Web TV Pushes Conventions of Gay Rom Coms in 'Husbands' (Trailer)

On The Altantic's Entertainment channel, Alyssa Rosenberg argues that web TV is coming into its own with new series like Jane Espenson's Husbands. Espenson, who has writtern for a number of TV shows including Buffy the Vampire Slayer, financed the series herself. 

On The Altantic's Entertainment channel, Alyssa Rosenberg argues that web TV is coming into its own with new series like Jane Espenson's Husbands. Espenson, who has writtern for a number of TV shows including Buffy the Vampire Slayer, financed the series herself. 

Tomorrow Husbands, a new web show about marriage equality from a team that includes veterans of Buffy the Vampire SlayerCaprica, and Desperate Housewives, premieres online. The Husbands team took to web television in the hopes that they could lay down a marker for a new kind of gay comedy—and to persuade a network to take a chance on the show.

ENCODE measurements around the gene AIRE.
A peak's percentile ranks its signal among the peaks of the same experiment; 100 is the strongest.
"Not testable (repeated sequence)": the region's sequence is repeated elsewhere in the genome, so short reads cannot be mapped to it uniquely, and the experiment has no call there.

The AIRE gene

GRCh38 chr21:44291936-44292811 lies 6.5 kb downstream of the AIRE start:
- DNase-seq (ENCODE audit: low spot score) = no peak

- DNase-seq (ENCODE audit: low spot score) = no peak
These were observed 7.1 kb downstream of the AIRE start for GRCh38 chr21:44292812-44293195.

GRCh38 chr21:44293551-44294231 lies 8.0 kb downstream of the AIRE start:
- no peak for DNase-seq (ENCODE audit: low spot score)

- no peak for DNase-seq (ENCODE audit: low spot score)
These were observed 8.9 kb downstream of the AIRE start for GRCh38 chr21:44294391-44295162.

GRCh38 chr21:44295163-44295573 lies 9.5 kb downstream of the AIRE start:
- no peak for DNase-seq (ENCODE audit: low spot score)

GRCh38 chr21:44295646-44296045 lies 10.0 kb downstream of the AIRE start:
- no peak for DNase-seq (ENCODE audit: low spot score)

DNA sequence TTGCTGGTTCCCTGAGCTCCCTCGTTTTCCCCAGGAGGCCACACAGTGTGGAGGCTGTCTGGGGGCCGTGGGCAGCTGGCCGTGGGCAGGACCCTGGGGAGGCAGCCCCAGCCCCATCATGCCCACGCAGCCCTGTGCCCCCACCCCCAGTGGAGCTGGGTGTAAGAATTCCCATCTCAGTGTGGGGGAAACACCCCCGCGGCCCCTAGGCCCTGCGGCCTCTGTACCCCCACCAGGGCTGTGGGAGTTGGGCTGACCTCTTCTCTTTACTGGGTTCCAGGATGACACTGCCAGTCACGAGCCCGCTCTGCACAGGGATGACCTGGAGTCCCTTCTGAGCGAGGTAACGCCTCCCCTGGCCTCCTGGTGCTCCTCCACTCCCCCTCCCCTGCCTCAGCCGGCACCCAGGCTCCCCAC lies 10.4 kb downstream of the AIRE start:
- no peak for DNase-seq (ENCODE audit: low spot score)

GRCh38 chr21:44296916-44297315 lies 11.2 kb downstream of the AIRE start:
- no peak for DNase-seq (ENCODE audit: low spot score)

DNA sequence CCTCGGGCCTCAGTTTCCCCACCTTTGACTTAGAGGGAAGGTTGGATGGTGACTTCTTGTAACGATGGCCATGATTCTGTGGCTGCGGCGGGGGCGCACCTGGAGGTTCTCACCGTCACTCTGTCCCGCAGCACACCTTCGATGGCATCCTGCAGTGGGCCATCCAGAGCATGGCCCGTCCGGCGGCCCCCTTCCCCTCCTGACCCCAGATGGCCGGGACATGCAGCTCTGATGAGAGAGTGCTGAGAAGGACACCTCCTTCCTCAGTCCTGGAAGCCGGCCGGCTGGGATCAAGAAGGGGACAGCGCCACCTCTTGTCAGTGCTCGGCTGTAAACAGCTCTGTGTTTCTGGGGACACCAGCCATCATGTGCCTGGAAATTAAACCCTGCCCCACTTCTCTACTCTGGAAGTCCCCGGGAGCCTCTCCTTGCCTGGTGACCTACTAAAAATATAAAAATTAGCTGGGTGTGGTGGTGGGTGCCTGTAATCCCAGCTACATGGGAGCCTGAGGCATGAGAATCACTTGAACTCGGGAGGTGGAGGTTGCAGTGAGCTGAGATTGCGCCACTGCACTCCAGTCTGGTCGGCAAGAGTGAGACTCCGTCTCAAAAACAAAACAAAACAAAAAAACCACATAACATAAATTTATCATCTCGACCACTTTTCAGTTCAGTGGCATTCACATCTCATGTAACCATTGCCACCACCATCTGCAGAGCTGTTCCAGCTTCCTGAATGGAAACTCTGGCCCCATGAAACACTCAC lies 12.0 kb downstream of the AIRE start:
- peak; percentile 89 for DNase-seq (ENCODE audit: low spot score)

Rosenberg, in another post, explores how Husbands, as a web series, might be able to explore more ambitious themes than shows on TV.

While gay couples are increasingly common on television, from the sweet pairing of Kurt and Blaine on Glee, to Mitch and Cam, the settled-but-not-legally-married parents of an adorable adoptive daughter on Modern Family, they largely fit that responsible-pair model. Husbands, by contrast, trusts that its audience won't judge a gay couple for treating marriage as cavalierly as straight couples have been allowed to for decades. By going small on the Web, Husbands can raise bigger questions about the future of gay relationships than its longer and better-financed network counterparts.

Husbands premieres online today at http://husbandstheseries.com/.

Kasia Cieplak-Mayr von Baldegg is the executive producer for video at The AtlanticMore

Cieplak-Mayr von Baldegg joined The Atlantic in 2011 to launch its video channel and, in 2013, create its in-house video production department. She leads the development and production of original documentaries, interviews, and other video content for The Atlantic. Previously, she worked as a producer at Al Gore’s Current TV and as a content strategist and documentary producer in San Francisco. She studied filmmaking and digital media at Harvard University.

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